All this, and more, was definitely unexpected. I generally think of Chaplins films as rather charming and simple, and they are so when they are at their best, but this one was more violent and at times even tragic. But I'm not complaining, I love dark comedy.
But what Chaplin really excelled at was the slapstick, with the Great Dictator he showed that his dialogue would never be as hilarious as his physical comedy. And in this film that phsyical comedy is at it's most iconic, such as the scene in which he dances using two breads on forks:
Chaplin's work as a comedian, one could even say clown, has always overshadowed his work as a director. But the truth is, the success of his films does not solely hinge on his comedic talents, for without the ability to film this hilarious sequences, they would be meaningless.
He does a great job behind the camera, effortlessly composing a wide variety of sequences from hallucinations, to small scale disasters, to dancing scenes.
However the ability to shoot the comedy isn't in itself amusing, it presents the humour but needs some brilliant content to be hilarious. Thankfully Chaplin was one of the greatest comedians in Cinema, rivalled only by the likes of Monty Python, Buster Keaton, Woody Allen and a handful of others.
What is admirable about Chaplin's comedic style is that it transcends time, mainly due to the fact that he avoids parodying current (for his time) affairs, figures etc..., avoids references to the popular culture of his time and creates comedy that any one of any age can enjoy. These fact are rarer than you might think, even other greats have not entirely been successful in some of these regards, such as Woody Allen, who mainly aims his comedy at adults, Monty Python who parodies a wide variety of figures and themes and more recently the likes of Simon Pegg and Nick Frost whose comedy contains a vast amount of popular culture references which while absolutely hilarious, decrease the chances of making a timeless comedy.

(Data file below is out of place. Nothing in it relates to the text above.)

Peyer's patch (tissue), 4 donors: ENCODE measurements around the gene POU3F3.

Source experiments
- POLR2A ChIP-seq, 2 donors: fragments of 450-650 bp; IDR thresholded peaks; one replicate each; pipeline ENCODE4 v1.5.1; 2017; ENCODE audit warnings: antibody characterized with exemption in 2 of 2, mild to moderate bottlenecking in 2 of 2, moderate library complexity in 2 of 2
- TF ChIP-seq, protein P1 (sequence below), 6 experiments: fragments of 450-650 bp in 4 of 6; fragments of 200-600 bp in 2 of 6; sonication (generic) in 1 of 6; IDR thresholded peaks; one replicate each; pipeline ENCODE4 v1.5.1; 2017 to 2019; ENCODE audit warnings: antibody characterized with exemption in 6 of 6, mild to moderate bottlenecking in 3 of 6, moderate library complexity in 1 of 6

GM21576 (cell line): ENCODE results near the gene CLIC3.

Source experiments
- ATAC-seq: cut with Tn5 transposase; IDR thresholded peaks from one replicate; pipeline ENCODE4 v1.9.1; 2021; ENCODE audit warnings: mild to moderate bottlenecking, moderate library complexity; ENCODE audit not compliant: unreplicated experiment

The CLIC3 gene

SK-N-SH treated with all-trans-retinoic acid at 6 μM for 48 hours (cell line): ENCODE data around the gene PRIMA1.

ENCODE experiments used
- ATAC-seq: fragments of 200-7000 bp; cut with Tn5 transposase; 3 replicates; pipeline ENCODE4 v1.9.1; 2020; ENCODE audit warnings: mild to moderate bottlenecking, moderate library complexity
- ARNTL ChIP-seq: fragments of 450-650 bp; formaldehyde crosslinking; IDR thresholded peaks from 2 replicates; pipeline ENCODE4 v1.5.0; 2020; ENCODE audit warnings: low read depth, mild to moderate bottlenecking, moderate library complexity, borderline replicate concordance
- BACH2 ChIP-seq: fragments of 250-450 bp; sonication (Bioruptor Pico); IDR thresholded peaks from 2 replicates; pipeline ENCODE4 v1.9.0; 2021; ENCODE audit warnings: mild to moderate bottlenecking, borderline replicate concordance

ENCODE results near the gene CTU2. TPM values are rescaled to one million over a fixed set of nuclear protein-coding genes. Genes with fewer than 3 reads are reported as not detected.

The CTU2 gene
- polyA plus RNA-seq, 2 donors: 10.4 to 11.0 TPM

So Charlie Chaplin truly was one of the all time best.

The Romance side, ever present in Chaplin's films, was slightly different from what I expected. For his love interest Georgia, does not actually share his feelings and finds his love for her amusing, it in only later when he is revealed to be a millionaire that she falls in love with him. This was more cynical that the usual overly sentimental romances featured in Chaplin's films. That doesn't mean it wasn't sentimental though, it was a bit to much at times in fact but I suppose it was crowd pleasing.
For that is ultimately the films main purpose, Charlie Chaplin was one of the very first international films stars and his name sold tickets. Which made this film the fifth highest grossing film of the Silent Era and the highest grossing Silent comedy.

This combination of romance, slapstick comedy, slightly darker comedy, original settings and highly memorable scenes makes for one of Chaplin's most interesting films in my opinion. Perhaps not his most consistently funny, but possibly one of is more balanced.

As always comments are appreciated and will be answered!

Next Up is Faust, a return to Murnau after this brief yet hilarious respite.